The day I graduated Middlebury College, my father gave me $1,500 to buy a new used car and this piece of advice. “You can pursue writing, but always be sure to have a real job first.” The Datsun hatchback I bought nearly didn’t get me to film school in L.A. The advice has stuck with me all of my life. But I’m still not sure if it was good advice.
Through the exigencies of love and marriage I have been blessed to raise and mentor four kids – my two sons, and a son and daughter with my second wife. Our eldest studied business and landed The Big Job at a big bank. Two years later, when he took his savings and took leave to pursue his passion as a music producer, his fellow employees threw him a going away party. Every last one, our son reported, was jealous to the core. We’ll call that a Nay vote on the real job thing.
My firtborn is now a college junior and his life has been all-sports all the time since he was 4. Today he is the radio voice of his college football team and he is interning in L.A. for his “junior year abroad” at a major national sports network.
We have discussed the bumpy road to sports broadcasting success and he is at one with the fact that his first “paid” job may be calling Division III college hockey in Fargo. You don’t need a lot of money to share a trailer home with six frackers.
The sportsman’s kid brother took a sharp left turn at the playing fields and fell into music as his raison d’etre. He is now a music major in his freshman year of college and coincidentally, like his big brother, has earned a slot on the radio airwaves, where he is happily spinning tunes while he weighs a career in music technology and production.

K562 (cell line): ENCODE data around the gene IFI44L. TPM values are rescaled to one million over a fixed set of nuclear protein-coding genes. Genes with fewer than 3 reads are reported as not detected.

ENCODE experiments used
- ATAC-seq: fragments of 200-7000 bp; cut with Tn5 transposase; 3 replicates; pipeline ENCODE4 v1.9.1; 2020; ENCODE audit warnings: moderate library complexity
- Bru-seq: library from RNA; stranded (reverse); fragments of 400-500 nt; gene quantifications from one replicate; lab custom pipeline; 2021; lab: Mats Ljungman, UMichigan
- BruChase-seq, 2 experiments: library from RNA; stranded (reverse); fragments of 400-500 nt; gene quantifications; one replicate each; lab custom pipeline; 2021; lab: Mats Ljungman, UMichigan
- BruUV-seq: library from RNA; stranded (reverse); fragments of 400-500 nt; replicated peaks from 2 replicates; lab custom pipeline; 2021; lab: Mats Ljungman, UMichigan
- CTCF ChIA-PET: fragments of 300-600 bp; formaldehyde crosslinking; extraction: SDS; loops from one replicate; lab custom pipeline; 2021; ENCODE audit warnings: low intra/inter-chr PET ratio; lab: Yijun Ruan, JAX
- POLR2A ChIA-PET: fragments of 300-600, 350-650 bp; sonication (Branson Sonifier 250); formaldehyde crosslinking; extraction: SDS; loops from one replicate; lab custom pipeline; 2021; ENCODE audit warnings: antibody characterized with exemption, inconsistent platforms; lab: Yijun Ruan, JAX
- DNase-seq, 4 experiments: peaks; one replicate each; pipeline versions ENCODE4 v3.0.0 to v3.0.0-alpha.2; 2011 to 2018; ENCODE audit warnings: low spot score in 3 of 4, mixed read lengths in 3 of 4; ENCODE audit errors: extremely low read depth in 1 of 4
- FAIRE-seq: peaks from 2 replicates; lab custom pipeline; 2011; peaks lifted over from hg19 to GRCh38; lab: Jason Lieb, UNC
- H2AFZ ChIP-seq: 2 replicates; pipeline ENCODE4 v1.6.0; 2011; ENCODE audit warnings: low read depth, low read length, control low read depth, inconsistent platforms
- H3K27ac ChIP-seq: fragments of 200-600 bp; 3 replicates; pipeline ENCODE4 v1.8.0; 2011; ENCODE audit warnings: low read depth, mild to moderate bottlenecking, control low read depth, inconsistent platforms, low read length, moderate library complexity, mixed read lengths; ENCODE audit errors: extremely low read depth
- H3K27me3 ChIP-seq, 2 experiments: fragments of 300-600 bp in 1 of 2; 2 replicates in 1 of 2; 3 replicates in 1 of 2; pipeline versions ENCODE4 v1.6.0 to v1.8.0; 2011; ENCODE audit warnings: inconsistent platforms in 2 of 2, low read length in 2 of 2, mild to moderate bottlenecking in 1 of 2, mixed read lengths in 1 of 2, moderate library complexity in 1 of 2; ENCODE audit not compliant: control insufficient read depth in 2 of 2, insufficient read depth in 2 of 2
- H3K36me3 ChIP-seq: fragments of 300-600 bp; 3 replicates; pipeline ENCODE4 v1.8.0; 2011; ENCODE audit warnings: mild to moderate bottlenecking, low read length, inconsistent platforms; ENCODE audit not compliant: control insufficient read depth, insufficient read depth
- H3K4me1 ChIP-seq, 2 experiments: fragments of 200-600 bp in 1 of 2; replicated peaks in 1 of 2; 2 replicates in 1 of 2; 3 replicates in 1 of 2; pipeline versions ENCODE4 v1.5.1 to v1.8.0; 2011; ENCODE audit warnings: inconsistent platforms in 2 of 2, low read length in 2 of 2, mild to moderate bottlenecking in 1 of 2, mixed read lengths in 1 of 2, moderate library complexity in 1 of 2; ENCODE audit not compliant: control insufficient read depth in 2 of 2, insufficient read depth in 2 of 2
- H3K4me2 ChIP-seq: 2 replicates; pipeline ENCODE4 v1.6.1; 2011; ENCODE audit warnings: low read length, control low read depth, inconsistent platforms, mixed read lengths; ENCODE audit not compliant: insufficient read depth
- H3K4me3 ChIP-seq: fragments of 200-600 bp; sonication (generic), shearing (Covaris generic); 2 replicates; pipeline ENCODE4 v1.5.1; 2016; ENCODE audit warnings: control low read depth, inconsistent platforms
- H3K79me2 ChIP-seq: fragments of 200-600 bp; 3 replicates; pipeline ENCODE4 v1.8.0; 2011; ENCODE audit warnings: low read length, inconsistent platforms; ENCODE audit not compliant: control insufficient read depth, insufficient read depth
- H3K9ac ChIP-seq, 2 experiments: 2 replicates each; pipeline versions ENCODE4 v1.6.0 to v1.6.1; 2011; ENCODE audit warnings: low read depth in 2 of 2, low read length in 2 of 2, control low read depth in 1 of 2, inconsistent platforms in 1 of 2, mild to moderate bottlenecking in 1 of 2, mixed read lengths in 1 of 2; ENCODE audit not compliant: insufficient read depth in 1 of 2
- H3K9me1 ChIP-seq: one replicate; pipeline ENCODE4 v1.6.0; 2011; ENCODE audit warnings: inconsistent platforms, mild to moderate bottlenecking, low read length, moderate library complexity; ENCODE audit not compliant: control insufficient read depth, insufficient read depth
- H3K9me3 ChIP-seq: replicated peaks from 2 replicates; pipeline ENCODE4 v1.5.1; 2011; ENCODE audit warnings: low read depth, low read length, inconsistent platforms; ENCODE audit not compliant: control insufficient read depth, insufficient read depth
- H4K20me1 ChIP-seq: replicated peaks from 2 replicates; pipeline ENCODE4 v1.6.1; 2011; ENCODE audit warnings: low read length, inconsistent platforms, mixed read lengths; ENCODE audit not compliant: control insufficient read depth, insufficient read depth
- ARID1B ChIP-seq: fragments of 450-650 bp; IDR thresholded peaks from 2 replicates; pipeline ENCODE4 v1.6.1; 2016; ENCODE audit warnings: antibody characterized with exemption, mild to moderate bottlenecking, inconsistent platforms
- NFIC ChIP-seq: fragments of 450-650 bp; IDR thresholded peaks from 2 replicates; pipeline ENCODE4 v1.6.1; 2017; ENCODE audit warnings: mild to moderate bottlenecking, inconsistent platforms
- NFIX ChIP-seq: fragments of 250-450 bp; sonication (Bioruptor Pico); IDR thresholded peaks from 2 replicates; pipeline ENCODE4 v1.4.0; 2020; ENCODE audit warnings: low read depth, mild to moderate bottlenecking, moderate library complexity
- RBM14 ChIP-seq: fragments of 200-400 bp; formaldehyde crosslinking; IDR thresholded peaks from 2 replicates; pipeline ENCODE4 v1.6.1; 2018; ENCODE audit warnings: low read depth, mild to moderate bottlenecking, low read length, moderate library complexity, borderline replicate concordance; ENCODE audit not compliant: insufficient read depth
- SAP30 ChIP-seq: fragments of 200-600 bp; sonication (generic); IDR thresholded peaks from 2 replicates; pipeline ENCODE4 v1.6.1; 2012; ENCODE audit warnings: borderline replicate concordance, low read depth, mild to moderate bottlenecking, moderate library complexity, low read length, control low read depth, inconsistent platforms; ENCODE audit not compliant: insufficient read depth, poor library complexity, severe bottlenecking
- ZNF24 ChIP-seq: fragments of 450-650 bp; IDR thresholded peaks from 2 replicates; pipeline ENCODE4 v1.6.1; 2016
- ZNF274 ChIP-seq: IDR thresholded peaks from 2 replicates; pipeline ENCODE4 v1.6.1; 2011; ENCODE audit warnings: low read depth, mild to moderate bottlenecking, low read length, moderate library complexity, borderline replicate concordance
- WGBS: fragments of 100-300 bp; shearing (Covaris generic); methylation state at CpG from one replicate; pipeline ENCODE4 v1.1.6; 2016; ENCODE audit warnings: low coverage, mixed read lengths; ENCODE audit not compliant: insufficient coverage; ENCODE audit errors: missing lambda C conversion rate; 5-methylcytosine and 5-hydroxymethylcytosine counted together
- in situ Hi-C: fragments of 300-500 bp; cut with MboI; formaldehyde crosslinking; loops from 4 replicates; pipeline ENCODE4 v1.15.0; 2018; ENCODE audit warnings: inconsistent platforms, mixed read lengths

And our one and only daughter, a sophomore with a dual major, is caught up in the vexing spiral of science versus art. Her passion is glassblowing, which never fails to turn heads, but she has a shine towards science, like her professor mom. Everyone and their neighbor has informed her she can pursue both, but that does not seem to be helping with the decision to choose a path that leads to a paycheck.
Much has been made of the fact we have willed our kids a world that offers less opportunity than we have. Technology, mobility and the gig economy has changed the very definition of what a job looks like to our children. I don’t know a single millennial gunning for that gold retirement watch. And yet that very same lack of projected stability has created a very nervous generation. Ask any college counselor dealing with the angst, or the family doctor who prescribes the rainbow of anti-anxiety meds to our 17-year olds.
What is the answer? I am torn daily. As a professional writer, I am proud and happy that with the exception of one short stint waiting tables that ended in a motorcycle wreck at the corner of Pacific and Rose, all I have ever done for a living is write. It has taken me all over the world and I have had experiences that I still pinch myself over. But would I coach my children to sign up for the economic insecurity that comes with a profession in the arts, no matter how well-lived?
Every parent wants their kid to be happy. None wants them to be broke. Perhaps when the “Disruption Generation” is done disrupting, we will awake to a whole new landscape that offers joy and security to the young workforce. For now, as adults we can only hope and pray that we have not scared our kids so much that they would not recognize their dream job if it landed on their doorstep.